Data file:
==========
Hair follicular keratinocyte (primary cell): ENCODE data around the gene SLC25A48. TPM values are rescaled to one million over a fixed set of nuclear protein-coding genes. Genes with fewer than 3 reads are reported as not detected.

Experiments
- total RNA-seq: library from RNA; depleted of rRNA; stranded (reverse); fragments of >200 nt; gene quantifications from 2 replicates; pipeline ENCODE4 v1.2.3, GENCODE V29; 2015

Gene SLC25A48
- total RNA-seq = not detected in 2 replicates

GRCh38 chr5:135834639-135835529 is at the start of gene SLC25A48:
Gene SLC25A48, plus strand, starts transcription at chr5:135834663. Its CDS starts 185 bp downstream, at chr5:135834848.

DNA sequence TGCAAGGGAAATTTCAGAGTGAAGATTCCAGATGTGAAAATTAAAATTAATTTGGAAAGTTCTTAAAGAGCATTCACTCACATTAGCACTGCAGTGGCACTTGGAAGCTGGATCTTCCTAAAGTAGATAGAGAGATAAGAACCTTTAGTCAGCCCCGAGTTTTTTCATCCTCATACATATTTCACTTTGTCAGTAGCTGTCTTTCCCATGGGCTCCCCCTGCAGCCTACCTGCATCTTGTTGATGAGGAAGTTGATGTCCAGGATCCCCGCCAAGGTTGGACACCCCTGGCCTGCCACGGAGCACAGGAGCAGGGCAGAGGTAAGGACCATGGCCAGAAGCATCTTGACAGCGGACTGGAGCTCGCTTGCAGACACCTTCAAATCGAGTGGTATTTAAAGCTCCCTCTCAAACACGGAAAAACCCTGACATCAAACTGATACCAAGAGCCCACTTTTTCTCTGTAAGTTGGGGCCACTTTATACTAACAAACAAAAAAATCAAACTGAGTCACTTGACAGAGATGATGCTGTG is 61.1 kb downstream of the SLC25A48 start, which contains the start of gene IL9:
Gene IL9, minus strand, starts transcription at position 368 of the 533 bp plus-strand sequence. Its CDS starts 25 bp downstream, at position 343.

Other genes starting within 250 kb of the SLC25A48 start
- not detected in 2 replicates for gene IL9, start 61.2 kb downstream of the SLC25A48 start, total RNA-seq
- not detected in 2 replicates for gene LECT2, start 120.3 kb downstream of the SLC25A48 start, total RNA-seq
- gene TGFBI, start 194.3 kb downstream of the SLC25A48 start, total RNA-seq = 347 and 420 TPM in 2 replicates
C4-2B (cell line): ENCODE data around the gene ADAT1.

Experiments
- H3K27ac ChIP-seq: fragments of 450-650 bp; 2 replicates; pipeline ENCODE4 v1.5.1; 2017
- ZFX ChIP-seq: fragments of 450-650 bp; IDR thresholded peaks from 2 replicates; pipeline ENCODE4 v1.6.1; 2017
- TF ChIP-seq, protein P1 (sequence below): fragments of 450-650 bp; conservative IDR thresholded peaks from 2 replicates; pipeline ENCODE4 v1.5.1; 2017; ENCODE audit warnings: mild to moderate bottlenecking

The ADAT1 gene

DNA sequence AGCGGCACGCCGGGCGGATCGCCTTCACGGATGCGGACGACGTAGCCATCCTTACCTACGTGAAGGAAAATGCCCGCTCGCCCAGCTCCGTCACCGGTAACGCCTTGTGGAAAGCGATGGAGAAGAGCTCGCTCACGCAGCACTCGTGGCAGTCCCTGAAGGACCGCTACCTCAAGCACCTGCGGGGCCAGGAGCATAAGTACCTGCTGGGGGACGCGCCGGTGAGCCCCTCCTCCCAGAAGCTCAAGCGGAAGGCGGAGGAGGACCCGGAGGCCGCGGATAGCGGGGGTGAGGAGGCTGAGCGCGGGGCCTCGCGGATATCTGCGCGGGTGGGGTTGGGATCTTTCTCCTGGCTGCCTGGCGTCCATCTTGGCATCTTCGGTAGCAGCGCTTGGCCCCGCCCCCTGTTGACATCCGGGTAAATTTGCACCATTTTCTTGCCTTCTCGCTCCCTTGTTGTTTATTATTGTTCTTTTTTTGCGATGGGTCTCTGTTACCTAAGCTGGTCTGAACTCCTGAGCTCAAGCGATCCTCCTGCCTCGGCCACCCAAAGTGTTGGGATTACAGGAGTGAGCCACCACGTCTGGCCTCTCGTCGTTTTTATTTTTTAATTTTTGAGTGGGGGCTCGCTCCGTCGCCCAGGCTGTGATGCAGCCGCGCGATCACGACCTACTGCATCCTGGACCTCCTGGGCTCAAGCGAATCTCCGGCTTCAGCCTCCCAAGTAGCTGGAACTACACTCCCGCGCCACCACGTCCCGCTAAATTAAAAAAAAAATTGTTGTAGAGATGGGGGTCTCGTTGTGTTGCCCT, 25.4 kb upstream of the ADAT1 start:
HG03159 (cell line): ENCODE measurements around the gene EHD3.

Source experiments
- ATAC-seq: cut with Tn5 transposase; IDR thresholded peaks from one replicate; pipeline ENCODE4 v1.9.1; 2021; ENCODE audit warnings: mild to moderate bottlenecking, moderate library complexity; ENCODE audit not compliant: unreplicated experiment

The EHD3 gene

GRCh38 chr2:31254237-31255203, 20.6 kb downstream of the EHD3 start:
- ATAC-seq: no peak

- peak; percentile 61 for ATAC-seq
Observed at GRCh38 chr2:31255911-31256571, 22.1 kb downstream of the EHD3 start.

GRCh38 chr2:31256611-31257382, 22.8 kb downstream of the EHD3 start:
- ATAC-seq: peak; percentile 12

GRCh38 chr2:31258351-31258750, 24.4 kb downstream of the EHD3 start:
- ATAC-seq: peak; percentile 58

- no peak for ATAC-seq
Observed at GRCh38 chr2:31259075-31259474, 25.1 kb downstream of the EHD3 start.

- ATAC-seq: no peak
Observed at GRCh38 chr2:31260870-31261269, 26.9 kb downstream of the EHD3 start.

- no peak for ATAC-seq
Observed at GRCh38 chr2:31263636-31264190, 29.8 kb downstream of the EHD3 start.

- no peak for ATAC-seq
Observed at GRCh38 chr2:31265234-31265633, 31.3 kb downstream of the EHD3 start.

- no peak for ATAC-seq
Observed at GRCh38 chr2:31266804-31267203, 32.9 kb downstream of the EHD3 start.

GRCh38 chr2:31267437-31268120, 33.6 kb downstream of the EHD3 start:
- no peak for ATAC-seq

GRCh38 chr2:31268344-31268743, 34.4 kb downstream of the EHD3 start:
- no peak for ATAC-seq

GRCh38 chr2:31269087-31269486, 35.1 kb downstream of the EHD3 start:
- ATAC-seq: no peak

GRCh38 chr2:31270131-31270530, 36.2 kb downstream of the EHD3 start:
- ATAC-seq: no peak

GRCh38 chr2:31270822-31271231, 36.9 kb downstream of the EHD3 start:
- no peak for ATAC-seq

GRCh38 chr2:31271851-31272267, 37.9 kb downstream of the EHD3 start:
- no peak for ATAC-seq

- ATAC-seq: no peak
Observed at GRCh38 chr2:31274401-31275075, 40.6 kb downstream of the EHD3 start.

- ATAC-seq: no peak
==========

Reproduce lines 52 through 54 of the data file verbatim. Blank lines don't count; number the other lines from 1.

- no peak for ATAC-seq

GRCh38 chr2:31271851-31272267, 37.9 kb downstream of the EHD3 start:
- no peak for ATAC-seq